#4 Movie Organization
As with any avid movie collectors, we have a lot of movies. I’d say we’re getting close to about 600, but if you take out all the crap movies maybe it’s closer to 300 or 400 quality films. We have them in a DVD organizer – it’s a spinning thing that sits in our living room as the biggest and most ugly eyesore you could imagine.
My husband was tasked with organizing the movies and rather than ask me what would be easy for me – I being a novice to all-things-film – he just assumed that his psychotic organization from his single days would be best. You’re probably thinking to yourselves alphabetic or by genre for sure, as if organizing 600 DVDs by genre isn’t abnormal of its own right. (If it were just me, we’d just throw them all in there in no particular order.) This is coming from the guy who saw I added a lot of films to the Instant Que on Netflix over the weekend, though; so promptly spent his day yesterday reorganizing the list by genre on our Netflix account. Anyone who organized their Netflix account by genre is not going to merely put their own DVD collection by something logically simple, such as that.
Nope. They are organized by production studio. As in, the company that made the film. The number of hours I have spent looking for a particular movie because I couldn’t simply go to the section for movies that start with an A is staggering.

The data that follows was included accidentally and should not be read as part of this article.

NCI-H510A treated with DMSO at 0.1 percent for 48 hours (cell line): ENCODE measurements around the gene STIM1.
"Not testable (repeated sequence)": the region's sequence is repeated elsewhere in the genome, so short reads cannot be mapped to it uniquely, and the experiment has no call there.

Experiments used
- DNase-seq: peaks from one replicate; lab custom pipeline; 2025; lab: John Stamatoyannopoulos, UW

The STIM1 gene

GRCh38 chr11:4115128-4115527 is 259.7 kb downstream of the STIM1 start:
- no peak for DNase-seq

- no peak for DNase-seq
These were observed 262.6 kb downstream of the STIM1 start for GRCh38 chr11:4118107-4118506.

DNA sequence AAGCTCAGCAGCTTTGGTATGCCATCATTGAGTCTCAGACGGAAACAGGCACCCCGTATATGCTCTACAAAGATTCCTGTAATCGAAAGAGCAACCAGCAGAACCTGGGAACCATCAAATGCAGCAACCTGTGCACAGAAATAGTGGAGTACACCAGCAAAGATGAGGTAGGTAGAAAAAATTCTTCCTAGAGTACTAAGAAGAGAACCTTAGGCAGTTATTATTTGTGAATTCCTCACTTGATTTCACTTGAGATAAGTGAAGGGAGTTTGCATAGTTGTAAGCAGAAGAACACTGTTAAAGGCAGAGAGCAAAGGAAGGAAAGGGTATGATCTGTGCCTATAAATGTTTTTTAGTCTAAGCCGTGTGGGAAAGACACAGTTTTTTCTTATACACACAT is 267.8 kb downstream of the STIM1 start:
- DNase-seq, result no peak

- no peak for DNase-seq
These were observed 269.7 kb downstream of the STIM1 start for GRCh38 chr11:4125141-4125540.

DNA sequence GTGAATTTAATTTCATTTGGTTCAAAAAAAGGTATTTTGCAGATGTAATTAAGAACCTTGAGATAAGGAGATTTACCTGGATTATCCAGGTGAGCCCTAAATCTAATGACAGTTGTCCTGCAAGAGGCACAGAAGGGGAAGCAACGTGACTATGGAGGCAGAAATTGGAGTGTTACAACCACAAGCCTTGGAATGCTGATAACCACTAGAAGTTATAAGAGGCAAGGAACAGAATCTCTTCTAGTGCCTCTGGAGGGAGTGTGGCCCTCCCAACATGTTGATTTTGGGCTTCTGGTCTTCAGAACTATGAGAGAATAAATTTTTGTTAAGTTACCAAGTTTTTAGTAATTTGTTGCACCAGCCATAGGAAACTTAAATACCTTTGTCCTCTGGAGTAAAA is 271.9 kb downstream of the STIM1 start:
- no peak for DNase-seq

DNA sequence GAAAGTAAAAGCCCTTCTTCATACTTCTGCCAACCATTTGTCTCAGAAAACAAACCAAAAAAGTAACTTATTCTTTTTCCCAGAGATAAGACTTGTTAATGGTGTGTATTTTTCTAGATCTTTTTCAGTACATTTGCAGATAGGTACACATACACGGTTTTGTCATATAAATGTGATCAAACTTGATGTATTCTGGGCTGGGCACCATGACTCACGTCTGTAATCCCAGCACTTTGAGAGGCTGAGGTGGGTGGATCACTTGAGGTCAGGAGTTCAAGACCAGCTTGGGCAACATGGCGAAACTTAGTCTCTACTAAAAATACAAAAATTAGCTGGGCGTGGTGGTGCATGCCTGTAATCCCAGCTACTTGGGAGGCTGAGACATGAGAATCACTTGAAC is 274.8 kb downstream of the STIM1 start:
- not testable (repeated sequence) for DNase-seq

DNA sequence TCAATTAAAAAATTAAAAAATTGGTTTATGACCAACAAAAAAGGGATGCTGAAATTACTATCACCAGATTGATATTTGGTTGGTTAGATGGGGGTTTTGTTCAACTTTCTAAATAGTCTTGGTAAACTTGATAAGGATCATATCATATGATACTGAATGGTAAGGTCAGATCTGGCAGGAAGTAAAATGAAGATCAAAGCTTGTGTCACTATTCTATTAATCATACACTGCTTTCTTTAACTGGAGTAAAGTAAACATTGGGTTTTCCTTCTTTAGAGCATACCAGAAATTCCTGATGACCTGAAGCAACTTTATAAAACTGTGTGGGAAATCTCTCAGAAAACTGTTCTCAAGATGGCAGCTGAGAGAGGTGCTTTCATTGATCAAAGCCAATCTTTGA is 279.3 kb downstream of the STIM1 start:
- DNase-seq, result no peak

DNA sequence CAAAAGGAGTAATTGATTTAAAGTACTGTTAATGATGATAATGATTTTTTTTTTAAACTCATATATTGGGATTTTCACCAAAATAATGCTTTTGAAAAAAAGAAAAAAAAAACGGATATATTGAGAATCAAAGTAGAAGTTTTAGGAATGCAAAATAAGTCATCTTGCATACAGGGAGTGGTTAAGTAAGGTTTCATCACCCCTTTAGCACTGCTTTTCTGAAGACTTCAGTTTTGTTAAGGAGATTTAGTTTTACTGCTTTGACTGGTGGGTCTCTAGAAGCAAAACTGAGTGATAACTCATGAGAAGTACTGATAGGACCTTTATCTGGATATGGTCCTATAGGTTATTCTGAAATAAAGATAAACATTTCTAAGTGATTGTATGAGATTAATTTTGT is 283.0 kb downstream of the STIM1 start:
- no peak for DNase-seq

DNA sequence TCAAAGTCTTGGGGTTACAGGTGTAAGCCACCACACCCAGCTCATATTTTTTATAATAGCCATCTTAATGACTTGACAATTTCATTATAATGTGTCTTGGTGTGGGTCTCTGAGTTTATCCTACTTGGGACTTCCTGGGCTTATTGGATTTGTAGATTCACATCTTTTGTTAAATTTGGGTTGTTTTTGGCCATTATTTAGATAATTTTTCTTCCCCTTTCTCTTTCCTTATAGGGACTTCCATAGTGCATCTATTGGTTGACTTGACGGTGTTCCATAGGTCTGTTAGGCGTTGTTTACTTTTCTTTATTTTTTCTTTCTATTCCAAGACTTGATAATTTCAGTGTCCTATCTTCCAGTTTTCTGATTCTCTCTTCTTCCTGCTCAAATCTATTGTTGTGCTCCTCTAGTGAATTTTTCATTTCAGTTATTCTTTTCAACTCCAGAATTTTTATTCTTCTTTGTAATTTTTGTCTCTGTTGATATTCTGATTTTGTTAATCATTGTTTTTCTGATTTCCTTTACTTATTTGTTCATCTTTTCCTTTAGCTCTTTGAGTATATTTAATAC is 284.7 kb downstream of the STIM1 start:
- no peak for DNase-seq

So what started as a hobby has turned into a profession, sure. Do what you love, and all that crap. But some of this extra-curricular shit has got to be a little out there. When I was in high school I worked at Wendy’s, and when I got home the Burger Bitch didn’t hang up her apron. I told stories from work. I gave anecdotes from the burger station. I made complaints about the customers. It’s all I ever talked about, until eventually no one wanted to talk to me anymore. You’ve got to have a separation between your job and your home life. If movies are your passion, fine; but at least take a break from the ins-and-outs of the industry long enough to just enjoy life once in a while too. Even if enjoying life is just watching a movie without all the back story and the strict organization and the attention to reviews. Just watching.